The Photographer is out looking to score with his callipers and cameras. All around, he feels the pulse of the city; in the grumble of traffic, the constant near contact with other pedestrians on the pavement. He is edgy, taut. Controlled precision and a certain detachment are evident in his posture. He has chosen that uncertain hour between daylight and dusk when the puddles in the gutter start to reflect darkness and the stark outlines of cornices, aerials, and fire escapes. Today, however, the Photographer is not particularly interested in puddles - although once upon a time he took pictures of them, as well as street scenes, barrow markets, smiling children, obscure buildings.
Back then the urban landscape had inspired him with its complexity Ð awed him with the continual juxtaposition of the unexpected. He would go to Liverpool Street Station to attune himself to the city's rhythms, wheels within wheels, natives interacting with one another like cogs turning, clockwork and unvarying measures; contrapuntal movement. Nine to fivers in from the suburbs every day; the swarms of black suits fleeing the city at five fifteen; soaring buildings, park sized atriums, giant tropical plants belying their sterility and dwarfing the scurrying workers below; skyscrapers suspended from great steel arches, glistening pyramids of glass, all invited the Photographer's lens, demanded interpretation.
But now in the gathering dusk he ignores these and other possibilities: he is conducting a dialogue of one, with himself and his camera, the method and the goal, the Cartesian dichotomy. He believes in dualism.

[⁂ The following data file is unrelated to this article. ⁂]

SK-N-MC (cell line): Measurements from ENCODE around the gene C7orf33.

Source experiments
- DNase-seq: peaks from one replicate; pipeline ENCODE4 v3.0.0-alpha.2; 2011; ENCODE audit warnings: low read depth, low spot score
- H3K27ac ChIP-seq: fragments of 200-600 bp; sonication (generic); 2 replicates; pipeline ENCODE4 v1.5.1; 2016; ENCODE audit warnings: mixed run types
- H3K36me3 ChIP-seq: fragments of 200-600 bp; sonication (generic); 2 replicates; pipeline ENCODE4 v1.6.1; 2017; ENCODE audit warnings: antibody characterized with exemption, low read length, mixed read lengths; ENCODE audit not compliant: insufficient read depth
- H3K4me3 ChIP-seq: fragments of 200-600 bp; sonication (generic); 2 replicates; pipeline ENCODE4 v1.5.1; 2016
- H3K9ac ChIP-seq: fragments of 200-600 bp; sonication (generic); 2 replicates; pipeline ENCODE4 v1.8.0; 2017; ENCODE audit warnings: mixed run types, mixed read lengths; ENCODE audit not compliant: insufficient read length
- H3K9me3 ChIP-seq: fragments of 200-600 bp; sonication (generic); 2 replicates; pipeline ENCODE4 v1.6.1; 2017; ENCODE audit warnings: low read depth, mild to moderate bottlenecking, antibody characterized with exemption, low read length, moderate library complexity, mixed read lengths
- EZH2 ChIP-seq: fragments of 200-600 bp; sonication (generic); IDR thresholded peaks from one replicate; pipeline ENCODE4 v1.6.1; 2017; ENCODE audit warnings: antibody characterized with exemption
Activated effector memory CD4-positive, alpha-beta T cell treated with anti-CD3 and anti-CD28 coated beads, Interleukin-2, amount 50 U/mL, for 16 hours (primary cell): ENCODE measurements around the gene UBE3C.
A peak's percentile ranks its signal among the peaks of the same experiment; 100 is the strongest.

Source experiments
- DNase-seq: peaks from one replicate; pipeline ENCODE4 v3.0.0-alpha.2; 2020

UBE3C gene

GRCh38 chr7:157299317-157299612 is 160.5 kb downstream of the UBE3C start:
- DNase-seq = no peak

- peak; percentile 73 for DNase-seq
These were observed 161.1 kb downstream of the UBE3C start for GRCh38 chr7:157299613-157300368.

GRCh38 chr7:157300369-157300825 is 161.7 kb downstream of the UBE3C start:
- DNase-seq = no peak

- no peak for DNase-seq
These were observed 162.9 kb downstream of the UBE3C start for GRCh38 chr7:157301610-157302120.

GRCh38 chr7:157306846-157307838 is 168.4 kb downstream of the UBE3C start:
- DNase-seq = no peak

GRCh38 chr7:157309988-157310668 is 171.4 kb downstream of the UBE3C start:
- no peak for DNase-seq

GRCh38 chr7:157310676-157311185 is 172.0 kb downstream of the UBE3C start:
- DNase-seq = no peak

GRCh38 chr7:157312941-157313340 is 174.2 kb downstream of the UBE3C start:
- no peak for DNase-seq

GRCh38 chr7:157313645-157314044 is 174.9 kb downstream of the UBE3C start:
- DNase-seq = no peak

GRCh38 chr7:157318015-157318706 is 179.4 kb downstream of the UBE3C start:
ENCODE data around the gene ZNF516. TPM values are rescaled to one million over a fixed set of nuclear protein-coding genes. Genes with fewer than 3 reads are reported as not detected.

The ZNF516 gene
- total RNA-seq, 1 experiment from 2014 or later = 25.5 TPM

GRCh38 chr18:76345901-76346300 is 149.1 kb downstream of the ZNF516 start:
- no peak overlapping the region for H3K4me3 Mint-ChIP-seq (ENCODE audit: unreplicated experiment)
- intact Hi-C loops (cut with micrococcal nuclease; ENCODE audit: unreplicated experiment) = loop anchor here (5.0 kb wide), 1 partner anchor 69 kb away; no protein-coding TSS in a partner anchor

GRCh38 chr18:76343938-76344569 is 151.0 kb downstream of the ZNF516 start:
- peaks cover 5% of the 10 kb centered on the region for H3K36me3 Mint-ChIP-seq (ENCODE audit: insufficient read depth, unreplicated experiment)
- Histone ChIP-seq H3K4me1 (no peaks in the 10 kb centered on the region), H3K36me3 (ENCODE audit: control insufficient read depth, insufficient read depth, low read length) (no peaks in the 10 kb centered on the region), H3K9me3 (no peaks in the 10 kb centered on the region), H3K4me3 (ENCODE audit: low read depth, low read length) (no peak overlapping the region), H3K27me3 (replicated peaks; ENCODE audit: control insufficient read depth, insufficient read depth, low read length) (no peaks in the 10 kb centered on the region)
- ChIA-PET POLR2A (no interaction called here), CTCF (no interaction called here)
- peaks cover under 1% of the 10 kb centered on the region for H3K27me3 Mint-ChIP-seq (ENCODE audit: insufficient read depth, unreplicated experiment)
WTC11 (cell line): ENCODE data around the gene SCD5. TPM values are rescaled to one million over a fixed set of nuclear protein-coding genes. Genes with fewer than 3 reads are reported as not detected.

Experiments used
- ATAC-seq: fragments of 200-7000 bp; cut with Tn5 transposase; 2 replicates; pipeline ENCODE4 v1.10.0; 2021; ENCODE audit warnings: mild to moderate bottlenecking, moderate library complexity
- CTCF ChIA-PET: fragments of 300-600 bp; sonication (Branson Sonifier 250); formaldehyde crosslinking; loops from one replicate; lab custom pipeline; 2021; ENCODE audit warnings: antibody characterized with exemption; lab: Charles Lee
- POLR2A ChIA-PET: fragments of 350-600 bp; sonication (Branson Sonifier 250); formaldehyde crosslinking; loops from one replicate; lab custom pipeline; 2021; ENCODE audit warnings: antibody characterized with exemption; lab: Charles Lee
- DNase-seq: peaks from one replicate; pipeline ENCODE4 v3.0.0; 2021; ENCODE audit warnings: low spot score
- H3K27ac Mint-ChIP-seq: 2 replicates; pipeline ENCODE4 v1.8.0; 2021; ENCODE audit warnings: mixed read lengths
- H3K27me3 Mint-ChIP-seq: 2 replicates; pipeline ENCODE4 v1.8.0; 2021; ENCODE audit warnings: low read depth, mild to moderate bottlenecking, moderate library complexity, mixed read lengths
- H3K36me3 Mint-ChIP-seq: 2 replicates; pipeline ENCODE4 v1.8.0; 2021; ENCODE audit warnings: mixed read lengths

"In the beginning was the word: and the word was with God. Who can we believe? The priests and the philosophers, these lovers of wisdom? Should have been a camera there. Black and white. Never lies."
"Seven planets, God and the Devil, and man travelling a known path one way or the other. Someone is up there with their CCTV, filming inside the mind, no lies. Camera never lies."
The Photographer doesn't own a television: he had a black and white one once, but the dull eye watching him from across the room unnerved him. God and his eye piercing his very soul, pinning him insect-like under the solar microscope, caught in the panopticon. No escape. Sometimes he thinks he is Lucifer Ð he too carries his hell inside him.
And so he is outside as the dusk falls, while the sun is too engaged in its struggle with the moon to keep an eye on him. Eyes scan the faces of passer-by for the one whose head fits his specifications: he has it down to a fine art now. The callipers just a prop, part of the mythos. These days the only genre that interests him is portraiture, and he has no time for clouds, solar eclipses, or the bottom of the ocean. Motion photography he flirted with briefly, in his youth, but lately he's been after the freeze frame, the moment of truth.
Camera and callipers; callipers and camera. The others on the pavement give him a wide berth: his gaze is discomfiting - measuring them from head to foot as they near him. He has chosen a busy time and the roads are at capacity. The city's dwellers are displaying a refinement of evolution: the ability to condense population past the point where another species would choose to selectively cull their own kind. Evolution has a part to play in this narrative. The Photographer has more respect for it than for the scurrying pedestrians in his path. Still they serve their purpose.